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Cleother Tidwell v. Pinckneyville Correctional Center

May 31, 2011

CLEOTHER TIDWELL,
PLAINTIFF,
v.
PINCKNEYVILLE CORRECTIONAL CENTER, ET AL., DEFENDANTS.



The opinion of the court was delivered by: J. Phil Gilbert United States District Judge

#N-41754,

MEMORANDUM AND ORDER

GILBERT, District Judge:

Plaintiff, an inmate in the Stateville Correctional Center, was at all times relevant to this action held in the Pinckneyville Correctional Center. Plaintiff brings this action for deprivations of his constitutional rights pursuant to 42 U.S.C. § 1983. This case is now before the Court for a preliminary review of the complaint pursuant to 28 U.S.C. § 1915A, which provides, in pertinent part:

(a) Screening.-- The court shall review, before docketing, if feasible or, in any event, as soon as practicable after docketing, a complaint in a civil action in which a prisoner seeks redress from a governmental entity or officer or employee of a governmental entity.

(b) Grounds for Dismissal.-- On review, the court shall identify cognizable claims or dismiss the complaint, or any portion of the complaint, if the complaint--

(1) is frivolous, malicious, or fails to state a claim on which relief may be granted; or

(2) seeks monetary relief from a defendant who is immune from such relief.

28 U.S.C. § 1915A.

An action or claim is frivolous if "it lacks an arguable basis either in law or in fact." Neitzke v. Williams, 490 U.S. 319, 325 (1989). An action fails to state a claim upon which relief can be granted if it does not plead "enough facts to state a claim to relief that is plausible on its face." Bell Atlantic Corp. v. Twombly, 550 U.S. 544, 570 (2007). Upon careful review of the complaint and any supporting exhibits, the Court finds that some of the claims in the complaint may be dismissed at this point in the litigation.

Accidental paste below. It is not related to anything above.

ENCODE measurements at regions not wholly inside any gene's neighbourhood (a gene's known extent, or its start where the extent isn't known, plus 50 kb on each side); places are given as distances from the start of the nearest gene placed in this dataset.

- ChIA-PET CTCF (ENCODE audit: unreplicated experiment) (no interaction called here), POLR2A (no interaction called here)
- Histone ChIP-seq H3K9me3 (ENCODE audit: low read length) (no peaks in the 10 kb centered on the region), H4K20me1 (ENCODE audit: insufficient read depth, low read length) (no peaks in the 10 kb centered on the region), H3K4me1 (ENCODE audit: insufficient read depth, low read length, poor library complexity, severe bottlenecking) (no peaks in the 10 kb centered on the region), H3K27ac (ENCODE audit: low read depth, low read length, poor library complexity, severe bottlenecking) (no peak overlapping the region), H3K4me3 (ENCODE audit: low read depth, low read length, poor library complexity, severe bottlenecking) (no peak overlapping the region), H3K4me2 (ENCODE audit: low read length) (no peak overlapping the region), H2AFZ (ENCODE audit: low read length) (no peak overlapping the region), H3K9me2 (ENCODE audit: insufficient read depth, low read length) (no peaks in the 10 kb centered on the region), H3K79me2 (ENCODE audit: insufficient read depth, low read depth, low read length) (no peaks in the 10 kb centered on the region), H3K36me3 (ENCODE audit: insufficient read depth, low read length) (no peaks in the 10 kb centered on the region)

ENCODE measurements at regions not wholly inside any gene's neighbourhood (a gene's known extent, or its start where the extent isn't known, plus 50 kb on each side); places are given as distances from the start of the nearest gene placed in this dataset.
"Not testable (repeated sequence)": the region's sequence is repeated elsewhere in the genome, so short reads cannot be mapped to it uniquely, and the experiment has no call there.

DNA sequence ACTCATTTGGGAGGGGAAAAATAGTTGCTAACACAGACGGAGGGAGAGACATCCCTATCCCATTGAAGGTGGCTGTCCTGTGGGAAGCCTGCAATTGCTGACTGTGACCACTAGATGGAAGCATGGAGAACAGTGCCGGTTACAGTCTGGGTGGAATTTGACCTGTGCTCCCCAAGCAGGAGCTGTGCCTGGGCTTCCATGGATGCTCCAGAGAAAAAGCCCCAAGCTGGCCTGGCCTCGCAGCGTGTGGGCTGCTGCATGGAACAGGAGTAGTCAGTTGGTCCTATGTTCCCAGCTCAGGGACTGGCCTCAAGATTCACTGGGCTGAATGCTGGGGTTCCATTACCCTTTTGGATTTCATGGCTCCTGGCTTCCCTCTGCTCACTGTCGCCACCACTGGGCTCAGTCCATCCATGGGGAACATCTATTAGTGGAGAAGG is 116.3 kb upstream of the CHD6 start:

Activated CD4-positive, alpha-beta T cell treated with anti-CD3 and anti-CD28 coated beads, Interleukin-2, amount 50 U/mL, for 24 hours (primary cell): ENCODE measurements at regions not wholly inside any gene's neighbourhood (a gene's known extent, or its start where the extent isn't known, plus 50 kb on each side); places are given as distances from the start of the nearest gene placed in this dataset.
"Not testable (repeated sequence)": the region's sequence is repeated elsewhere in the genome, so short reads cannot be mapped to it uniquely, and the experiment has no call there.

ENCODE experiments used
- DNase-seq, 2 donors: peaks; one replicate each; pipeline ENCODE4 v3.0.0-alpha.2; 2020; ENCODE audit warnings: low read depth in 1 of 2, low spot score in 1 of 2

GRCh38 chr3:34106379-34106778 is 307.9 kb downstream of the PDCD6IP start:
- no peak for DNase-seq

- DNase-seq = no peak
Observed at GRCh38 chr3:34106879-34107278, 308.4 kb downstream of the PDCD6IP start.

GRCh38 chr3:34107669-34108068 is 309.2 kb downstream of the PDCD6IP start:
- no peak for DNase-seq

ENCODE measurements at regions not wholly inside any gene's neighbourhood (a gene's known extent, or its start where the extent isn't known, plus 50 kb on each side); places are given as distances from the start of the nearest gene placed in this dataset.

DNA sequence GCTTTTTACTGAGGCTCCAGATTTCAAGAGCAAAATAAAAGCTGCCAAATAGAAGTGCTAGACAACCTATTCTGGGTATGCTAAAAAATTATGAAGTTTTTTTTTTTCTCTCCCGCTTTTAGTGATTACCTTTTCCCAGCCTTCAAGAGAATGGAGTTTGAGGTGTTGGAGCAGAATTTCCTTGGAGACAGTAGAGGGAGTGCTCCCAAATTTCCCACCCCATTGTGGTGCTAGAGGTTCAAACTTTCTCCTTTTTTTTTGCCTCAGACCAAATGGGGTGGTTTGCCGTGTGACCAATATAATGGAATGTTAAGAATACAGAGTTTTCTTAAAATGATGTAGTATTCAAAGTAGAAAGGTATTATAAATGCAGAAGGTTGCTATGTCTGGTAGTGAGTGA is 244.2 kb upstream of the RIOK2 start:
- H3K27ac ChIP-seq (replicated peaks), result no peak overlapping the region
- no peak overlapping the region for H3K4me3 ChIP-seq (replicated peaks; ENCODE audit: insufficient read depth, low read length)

Facts:

The following version of the facts of this case is gleaned from Plaintiff's complaint (Doc. 1). While being held in administrative segregation, Plaintiff received threats from an inmate who was tasked with delivering food trays to other inmates. This inmate threatened to place his genitals on Plaintiff's food tray. As a result, Plaintiff informed Defendant Johnson that he did not want this inmate delivering his food. Defendant Johnson ignored this request and walked away. The inmate then came to Plaintiff's cell to deliver the food, and Plaintiff threw a juice container at him. Correctional Officers then came to Plaintiff's cell and removed his cellmate. Defendants Hicks, Harbison, and Johnson then returned to Plaintiff's cell, and motioned to the threatening inmate to enter. Plaintiff attempted to exit the cell, but Defendants grabbed him and held him while the threatening inmate beat Plaintiff. Plaintiff was then taken to the hospital, where he was treated for his wounds.

Discussion:

Plaintiff alleges that the actions of Defendants Hicks, Harbison, and Johnson amounted to a failure to protect him from the assault by the threatening inmate. In Farmer v. Brennan, 511 U.S. 825 (1994), the Supreme Court held that "prison officials have a duty ... to protect prisoners from violence at the hands of other prisoners." Id. at 833 (internal citations omitted); see also Pinkston v. Madry, 440 F.3d 879, 889 (7th Cir. 2006). Further, the intentional use of excessive force by prison guards against an inmate without penological justification constitutes cruel and unusual punishment in violation of the Eighth Amendment and is actionable under § 1983. See Wilkins v. Gaddy, 130 S.Ct. 1175 (2010); DeWalt v. Carter, 224 F.3d 607, 619 (7th Cir. 2000). An inmate must show that an assault occurred, and that ...


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